Sometimes it is very obvious what is driving the classroom management discipline issues of a tough case. You may even be dealing with a student whose classroom management discipline issues were evident in every grade leading up to yours.
Regardless of the things that you think you know about this student, it is necessary for you to make an extra effort to understand everything that may be driving the inappropriate behavior...in short, you must truly get to know this child.
If you understand everything that is happening with her to the greatest extent possible, then you can individualize your classroom management discipline approach to achieve results in the shortest possible time.
Your sources of information should include as many of the following as possible.
The student file will contain valuable information about past academic achievement and discipline issues. Read carefully! One little scrap of paper may lead you to the most important details, such as:
These are all true stories from my experience!
If the student is a recent transfer, you may need to actively encourage the process of getting the file shipped to your school, especially if the student is from outside your district. Do it...it's worth the effort for your individualized classroom management discipline plan.
You know those parent-teacher relationships you have been working on with your students' moms and dads? This is the time to use it. Contact the parents directly by phone. Ask if they can come in to meet with you face-to-face. If their schedule won't allow it (or they are simply not willing), then talk over the phone. Identify the issue and ask them what they have found that works.
Don't expect that parent input will provide a dramatic solution to the problem. In many cases, less-than-effective parenting may have either caused or exacerbated the problem in the first place. The parent may have no ideas about how you can influence their child's classroom behavior management since they have no influence over it at home.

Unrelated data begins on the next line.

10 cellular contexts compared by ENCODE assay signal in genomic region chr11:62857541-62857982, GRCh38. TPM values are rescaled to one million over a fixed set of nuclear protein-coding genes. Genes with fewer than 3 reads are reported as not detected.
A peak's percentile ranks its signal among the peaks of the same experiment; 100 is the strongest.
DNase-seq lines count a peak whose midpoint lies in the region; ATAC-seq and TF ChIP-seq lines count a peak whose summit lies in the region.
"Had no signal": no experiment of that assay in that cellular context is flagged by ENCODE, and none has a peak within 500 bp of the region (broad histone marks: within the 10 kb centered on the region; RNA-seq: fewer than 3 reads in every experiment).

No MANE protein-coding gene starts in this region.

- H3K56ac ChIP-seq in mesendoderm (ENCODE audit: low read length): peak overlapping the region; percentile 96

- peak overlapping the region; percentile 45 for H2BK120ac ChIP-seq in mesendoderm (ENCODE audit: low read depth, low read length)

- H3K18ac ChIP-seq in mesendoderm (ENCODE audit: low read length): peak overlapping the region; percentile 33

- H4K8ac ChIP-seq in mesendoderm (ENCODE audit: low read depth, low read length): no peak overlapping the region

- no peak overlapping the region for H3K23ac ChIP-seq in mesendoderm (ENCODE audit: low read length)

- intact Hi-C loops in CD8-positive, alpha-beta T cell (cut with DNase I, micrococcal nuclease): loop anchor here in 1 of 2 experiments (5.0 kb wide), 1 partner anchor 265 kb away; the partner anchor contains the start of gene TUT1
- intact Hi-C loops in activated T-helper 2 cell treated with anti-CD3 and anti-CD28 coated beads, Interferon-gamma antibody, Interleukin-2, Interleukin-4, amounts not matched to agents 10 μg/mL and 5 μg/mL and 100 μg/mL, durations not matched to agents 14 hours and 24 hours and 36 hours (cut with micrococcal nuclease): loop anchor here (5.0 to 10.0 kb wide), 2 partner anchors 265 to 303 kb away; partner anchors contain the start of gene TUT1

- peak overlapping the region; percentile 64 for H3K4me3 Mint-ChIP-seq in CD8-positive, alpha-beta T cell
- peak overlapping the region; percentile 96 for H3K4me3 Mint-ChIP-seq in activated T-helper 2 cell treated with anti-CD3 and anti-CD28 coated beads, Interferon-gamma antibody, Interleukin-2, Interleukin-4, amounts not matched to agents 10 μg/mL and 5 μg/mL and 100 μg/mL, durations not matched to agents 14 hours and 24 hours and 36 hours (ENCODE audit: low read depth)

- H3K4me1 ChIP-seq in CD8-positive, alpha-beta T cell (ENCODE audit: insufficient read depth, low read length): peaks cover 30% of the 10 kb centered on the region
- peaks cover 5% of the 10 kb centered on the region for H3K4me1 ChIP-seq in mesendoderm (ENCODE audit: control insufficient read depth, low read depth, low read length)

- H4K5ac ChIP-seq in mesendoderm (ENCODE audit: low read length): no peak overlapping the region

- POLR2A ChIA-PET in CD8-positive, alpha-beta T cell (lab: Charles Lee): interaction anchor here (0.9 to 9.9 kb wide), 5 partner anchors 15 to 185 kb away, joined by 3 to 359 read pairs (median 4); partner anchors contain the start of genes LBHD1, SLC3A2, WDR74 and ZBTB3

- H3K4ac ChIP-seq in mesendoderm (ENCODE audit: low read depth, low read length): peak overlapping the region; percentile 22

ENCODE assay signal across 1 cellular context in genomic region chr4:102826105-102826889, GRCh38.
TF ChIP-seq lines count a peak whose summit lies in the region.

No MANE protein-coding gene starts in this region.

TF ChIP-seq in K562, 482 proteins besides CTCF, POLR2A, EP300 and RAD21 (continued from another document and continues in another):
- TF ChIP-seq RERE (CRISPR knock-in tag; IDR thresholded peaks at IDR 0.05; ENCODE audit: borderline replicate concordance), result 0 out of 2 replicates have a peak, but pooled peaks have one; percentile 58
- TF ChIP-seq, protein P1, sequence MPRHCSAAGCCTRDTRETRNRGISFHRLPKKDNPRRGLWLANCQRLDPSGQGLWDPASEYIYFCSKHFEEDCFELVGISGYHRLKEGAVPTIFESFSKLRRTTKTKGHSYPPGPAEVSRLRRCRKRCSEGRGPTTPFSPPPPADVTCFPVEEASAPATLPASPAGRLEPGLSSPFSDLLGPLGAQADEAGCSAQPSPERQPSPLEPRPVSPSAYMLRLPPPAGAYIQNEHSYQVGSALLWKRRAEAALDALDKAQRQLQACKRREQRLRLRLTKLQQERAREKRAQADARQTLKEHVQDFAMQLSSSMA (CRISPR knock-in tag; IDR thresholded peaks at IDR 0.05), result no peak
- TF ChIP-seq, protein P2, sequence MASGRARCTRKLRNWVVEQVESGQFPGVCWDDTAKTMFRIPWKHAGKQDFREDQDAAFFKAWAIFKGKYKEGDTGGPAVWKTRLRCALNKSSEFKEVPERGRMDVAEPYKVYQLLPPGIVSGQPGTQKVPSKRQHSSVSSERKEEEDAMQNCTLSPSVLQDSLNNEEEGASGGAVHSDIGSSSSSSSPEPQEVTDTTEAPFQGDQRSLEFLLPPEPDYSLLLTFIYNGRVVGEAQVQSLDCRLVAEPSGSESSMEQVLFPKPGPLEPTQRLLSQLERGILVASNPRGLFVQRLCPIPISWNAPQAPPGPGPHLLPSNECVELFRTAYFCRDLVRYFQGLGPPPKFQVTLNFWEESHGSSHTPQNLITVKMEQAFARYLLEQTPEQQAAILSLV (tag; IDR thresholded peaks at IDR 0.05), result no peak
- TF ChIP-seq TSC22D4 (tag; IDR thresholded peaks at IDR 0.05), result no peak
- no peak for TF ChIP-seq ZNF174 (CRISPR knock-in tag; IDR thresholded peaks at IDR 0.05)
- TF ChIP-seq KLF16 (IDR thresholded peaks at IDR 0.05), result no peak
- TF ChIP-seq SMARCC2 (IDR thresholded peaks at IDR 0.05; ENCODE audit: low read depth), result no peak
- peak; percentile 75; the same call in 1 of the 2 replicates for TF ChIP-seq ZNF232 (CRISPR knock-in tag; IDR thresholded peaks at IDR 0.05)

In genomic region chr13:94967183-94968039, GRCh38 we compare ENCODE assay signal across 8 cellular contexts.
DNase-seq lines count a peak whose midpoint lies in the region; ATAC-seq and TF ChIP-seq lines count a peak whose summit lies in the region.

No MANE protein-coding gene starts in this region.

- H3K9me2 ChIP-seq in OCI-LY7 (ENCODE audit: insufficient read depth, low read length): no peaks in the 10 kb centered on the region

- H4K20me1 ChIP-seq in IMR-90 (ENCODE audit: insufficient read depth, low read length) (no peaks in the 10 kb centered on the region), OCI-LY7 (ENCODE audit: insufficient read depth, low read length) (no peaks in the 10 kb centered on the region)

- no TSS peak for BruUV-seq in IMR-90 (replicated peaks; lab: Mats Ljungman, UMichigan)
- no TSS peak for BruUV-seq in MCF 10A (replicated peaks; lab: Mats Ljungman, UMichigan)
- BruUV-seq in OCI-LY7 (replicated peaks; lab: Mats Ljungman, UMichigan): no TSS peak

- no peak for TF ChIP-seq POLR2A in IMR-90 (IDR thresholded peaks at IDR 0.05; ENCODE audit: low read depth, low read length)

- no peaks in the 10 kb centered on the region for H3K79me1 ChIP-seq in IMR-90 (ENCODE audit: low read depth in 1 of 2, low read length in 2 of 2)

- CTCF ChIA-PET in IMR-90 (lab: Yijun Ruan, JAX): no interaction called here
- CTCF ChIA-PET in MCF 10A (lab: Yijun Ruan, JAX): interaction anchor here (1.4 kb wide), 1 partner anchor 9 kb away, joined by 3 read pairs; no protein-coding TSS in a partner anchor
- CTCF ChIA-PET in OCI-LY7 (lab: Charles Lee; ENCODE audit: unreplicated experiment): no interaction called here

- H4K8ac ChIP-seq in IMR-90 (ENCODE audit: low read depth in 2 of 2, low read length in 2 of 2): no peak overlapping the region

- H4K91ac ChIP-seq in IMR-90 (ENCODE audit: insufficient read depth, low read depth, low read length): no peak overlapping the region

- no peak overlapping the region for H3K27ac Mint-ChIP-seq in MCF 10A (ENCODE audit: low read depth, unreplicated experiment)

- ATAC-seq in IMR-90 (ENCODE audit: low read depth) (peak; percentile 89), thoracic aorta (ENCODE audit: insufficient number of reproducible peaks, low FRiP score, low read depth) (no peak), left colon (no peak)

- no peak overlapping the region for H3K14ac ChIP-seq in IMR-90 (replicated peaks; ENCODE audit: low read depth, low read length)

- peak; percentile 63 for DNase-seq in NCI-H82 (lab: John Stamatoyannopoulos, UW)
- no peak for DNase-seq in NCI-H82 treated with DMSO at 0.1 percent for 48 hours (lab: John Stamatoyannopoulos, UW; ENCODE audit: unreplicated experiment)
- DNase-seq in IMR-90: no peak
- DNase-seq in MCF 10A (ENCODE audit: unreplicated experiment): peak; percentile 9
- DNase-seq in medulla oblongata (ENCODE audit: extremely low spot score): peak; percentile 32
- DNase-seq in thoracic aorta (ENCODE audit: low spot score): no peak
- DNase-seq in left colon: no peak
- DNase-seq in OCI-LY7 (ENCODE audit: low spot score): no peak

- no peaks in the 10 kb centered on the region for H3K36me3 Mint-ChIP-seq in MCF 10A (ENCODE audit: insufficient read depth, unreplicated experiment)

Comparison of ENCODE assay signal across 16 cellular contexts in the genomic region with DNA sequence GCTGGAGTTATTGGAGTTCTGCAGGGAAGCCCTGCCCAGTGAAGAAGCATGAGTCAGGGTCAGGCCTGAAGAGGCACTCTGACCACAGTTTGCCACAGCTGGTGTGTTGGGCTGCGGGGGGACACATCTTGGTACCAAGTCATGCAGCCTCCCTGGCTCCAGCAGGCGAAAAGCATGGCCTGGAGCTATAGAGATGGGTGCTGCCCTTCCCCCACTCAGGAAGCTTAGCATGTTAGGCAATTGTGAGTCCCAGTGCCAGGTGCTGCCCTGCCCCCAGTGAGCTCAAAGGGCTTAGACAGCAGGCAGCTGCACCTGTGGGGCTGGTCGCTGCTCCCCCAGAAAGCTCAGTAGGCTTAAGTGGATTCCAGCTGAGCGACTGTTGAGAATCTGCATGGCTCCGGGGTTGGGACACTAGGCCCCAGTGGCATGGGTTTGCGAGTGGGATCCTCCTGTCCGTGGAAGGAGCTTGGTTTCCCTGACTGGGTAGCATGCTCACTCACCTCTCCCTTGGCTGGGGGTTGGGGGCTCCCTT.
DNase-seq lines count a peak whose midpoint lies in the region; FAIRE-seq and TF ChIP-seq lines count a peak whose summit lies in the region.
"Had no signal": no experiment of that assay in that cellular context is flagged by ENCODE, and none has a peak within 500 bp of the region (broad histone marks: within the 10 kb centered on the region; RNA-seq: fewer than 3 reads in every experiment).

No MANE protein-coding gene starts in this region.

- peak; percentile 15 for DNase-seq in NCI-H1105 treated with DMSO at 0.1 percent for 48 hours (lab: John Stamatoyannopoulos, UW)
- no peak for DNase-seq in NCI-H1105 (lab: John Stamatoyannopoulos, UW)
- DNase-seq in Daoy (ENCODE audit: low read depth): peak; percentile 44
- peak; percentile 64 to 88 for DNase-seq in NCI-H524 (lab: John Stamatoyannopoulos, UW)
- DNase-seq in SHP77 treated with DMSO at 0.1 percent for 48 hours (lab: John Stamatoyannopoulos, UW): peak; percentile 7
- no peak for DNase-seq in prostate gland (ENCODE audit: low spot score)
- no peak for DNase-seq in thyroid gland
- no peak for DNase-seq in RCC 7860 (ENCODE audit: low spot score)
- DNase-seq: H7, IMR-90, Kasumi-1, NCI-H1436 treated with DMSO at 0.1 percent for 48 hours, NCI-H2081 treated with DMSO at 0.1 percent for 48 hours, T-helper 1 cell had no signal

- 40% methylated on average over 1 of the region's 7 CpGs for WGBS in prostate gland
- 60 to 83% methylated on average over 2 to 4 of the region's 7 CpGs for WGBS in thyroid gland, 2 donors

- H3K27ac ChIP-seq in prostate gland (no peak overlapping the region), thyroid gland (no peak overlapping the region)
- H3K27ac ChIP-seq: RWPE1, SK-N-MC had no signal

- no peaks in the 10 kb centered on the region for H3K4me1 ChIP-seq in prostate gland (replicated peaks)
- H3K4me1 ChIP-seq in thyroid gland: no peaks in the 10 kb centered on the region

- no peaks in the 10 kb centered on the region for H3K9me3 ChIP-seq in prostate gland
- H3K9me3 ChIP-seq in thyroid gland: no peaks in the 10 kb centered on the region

Regardless of the information you obtain, take this time to build those parent teacher relationships even more solidly...you are going to be working with the parents extensively on this classroom management discipline plan and you need to be on a first-name basis as soon as possible.
Let him/her/them know that you are going to be working really hard to help their child be successful in school by improving their classroom behavior and will need their help and cooperation.
They are part of your team, and you are part of theirs.
Whether the student was problematic in lower grades or not, her past teacher will have insights into behavior. As with parents, you want to know what they believe makes Joanna tick, and what worked (or didn't work) to keep her on task in the past.
Be very careful about the weight that you place on this information. There is a universal human tendency to label, categorize and pigeonhole other people, and once a person is labeled and mentally stored away, very few are willing to reconsider their judgment.
(Kind of sounds like your family, doesn't it? Are you still being labeled for something you did when you were 16? I thought so.)